Today, the Thomas Edison Commemorative Silver Dollar Coin tells the story of the first electrical Christmas lights.
Recently I saw a video of an intricately choreographed Christmas lights display at a home. The owner, a musical director, built multiple displays and synchronized them to a variety of Star Wars music — including a light saber battle on the roof.
But, when were the first electrical Christmas lights displayed?
Back in December 1882, one of Thomas Edison’s colleagues lived in the city with the first square mile to have electricity to the homes—New York.
This colleague, Edward Johnson, displayed an electrically lighted Christmas tree that year.
Oddly, the New York papers of the day did not make a big deal of the tree with electric lights, however a reporter from Detroit wrote a story for his newspaper, the Detroit Post and Tribune.
“Last evening I walked over beyond Fifth Avenue and called at the residence of Edward H. Johnson, vice president of Edison’s electric company. There at the rear of the beautiful parlors, was a large Christmas tree representing a most picturesque and uncanny aspect. It was brilliantly lighted with many colored globes about as large as an English walnut and was turning some six times a minute on a little pine box.
“There were 80 lights in all encased in these dainty glass eggs, and about equally divided between white, red and blue. As the tree turned, the colors alternated, all the lamps going out and being relit at every revolution. the rest was a continuous twinkling of dancing colors, red, white, blue, white, red, blue —all evening. It was a superb exhibition.”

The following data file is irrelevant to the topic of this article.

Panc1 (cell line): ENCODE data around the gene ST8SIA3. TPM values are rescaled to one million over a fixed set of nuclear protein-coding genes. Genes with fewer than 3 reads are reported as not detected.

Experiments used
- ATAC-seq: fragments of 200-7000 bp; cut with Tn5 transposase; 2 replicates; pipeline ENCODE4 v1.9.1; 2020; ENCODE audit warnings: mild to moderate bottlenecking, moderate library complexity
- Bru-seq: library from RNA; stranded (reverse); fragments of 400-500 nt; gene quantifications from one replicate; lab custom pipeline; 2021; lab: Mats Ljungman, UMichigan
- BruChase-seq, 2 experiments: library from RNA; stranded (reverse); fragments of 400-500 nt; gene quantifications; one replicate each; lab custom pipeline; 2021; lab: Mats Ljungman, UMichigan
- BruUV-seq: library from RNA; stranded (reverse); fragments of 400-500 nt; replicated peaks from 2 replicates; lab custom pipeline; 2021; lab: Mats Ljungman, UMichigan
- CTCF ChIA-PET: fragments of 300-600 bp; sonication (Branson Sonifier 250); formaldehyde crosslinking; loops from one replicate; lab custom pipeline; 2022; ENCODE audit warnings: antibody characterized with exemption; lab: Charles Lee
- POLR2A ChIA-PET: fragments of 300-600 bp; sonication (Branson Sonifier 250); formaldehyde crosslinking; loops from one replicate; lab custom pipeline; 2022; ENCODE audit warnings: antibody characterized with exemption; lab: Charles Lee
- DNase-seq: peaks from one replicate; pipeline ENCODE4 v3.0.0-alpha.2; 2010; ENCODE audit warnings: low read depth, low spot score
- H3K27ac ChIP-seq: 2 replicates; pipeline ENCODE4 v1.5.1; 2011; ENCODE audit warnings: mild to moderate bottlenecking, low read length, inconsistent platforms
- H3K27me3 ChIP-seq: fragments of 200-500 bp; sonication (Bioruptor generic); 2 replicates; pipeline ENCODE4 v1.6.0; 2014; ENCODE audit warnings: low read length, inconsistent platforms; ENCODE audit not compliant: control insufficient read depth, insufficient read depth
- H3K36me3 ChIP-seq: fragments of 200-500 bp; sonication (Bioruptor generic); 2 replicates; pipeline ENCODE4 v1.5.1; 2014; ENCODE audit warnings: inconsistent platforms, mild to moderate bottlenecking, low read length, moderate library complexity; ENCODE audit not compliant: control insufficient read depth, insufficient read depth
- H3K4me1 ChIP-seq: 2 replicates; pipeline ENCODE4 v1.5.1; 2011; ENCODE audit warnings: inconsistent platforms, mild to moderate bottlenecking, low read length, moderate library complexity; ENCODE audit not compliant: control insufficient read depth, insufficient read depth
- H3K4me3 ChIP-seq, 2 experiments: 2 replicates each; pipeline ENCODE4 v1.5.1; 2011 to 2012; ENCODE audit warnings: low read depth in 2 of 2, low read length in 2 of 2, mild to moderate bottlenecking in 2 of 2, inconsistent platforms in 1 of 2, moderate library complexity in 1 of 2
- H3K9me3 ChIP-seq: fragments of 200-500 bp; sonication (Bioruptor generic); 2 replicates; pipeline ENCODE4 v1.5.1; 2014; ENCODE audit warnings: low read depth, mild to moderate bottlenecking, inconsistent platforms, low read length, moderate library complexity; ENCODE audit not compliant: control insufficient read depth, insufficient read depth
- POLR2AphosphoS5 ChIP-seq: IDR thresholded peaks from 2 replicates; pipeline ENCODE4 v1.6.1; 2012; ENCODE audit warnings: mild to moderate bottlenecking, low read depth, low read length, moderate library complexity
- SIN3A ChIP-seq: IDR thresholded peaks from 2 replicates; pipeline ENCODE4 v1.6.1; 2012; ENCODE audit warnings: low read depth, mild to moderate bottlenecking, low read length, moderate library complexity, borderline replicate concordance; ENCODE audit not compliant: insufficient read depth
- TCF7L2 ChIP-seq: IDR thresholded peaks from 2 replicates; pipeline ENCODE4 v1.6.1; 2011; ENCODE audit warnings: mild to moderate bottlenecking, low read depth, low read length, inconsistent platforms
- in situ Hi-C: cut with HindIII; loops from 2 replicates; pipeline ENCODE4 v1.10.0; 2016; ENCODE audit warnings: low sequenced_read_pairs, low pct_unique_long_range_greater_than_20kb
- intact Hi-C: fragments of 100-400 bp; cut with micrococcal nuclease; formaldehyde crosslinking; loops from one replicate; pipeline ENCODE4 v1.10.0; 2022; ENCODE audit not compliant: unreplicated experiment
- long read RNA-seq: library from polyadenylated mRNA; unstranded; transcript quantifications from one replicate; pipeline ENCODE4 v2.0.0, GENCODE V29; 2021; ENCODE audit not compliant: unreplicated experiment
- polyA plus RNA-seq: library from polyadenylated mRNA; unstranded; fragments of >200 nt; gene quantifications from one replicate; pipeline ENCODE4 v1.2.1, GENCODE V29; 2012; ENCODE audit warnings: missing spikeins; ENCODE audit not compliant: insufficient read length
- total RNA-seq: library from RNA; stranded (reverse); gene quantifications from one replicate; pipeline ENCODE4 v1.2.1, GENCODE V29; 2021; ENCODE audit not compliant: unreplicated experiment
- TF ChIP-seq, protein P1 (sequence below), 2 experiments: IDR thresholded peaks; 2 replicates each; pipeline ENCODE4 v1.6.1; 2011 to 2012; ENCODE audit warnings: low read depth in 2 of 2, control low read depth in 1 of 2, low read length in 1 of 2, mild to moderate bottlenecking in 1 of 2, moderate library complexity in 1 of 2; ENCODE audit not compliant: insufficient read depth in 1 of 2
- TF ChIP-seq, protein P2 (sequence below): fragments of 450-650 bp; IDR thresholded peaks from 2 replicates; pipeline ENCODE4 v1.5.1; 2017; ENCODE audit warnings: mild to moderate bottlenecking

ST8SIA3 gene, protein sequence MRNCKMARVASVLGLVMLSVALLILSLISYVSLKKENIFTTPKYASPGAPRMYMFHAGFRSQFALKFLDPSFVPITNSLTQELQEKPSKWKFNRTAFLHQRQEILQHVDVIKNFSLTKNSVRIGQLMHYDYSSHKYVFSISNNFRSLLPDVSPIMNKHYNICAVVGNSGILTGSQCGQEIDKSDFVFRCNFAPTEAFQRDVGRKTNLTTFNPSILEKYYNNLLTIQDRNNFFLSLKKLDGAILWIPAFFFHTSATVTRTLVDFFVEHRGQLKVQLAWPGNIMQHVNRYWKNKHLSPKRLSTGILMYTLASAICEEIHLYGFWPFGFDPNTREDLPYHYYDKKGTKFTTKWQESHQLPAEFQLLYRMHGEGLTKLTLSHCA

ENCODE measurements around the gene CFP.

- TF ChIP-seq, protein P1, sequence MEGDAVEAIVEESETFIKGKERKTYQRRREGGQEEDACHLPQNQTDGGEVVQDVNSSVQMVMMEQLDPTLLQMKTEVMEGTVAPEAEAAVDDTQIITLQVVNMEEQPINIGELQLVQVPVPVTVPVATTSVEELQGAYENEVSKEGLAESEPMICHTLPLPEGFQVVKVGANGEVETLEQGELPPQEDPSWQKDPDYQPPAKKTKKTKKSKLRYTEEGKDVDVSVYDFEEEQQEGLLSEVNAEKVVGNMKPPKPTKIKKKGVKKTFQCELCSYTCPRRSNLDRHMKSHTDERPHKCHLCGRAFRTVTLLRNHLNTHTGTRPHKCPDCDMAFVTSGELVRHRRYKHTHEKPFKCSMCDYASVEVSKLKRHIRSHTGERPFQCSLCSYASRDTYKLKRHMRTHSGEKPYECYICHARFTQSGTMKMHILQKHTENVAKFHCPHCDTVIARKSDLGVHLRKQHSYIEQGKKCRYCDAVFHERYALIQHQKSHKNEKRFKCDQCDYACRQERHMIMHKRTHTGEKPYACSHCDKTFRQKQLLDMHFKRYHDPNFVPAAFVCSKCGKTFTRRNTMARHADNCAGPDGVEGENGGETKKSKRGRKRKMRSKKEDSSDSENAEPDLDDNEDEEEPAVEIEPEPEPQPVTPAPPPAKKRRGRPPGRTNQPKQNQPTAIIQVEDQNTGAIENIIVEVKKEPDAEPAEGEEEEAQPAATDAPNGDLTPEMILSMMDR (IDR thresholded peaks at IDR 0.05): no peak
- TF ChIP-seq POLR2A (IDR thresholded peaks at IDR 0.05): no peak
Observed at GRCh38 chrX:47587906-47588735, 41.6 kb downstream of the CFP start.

From the hand-blown bulbs to the hand-wired string of lights, several craftsmen built those first lights for Mr. Johnson. That made the early process of electrically lighting a Christmas tree cost the equivalent of several thousands of dollars.
Early on, “wiremen” (electricians) had to hand-wire each bulb into a string then wire the string into an overhead light fixture for the electricity. This time-consuming process, in addition to the cost of the bulbs and wire, made the Christmas lights too expensive for the masses.
In the 1890s, General Electric began mass production of miniature bulbs and worked toward building ready-made strings of lights.
In 1895, President Grover Cleveland asked General Electric to make lights for the White House Christmas tree. This started an interest, at least among those who could afford it, in Christmas lights and parties to show off their trees.
By 1901, the Christmas lights advertisements touted the benefits of the electrical bulbs and the dangers of candle-lit trees.
By 1903, the industry produced more affordable strings of lights.
And by the 1920s, with most homes now wired for electricity and the strings of Christmas lights more affordable, many people enjoyed the beauty of colorful lights on their Christmas trees.
Now, people display hundreds and thousands of lights with the industrious adding music and making computerized stories using shapes, colors and flashing lights.
The rest of us just enjoy.
The Thomas Edison Commemorative Silver Dollar Coin shows against a modern lighted Christmas tree.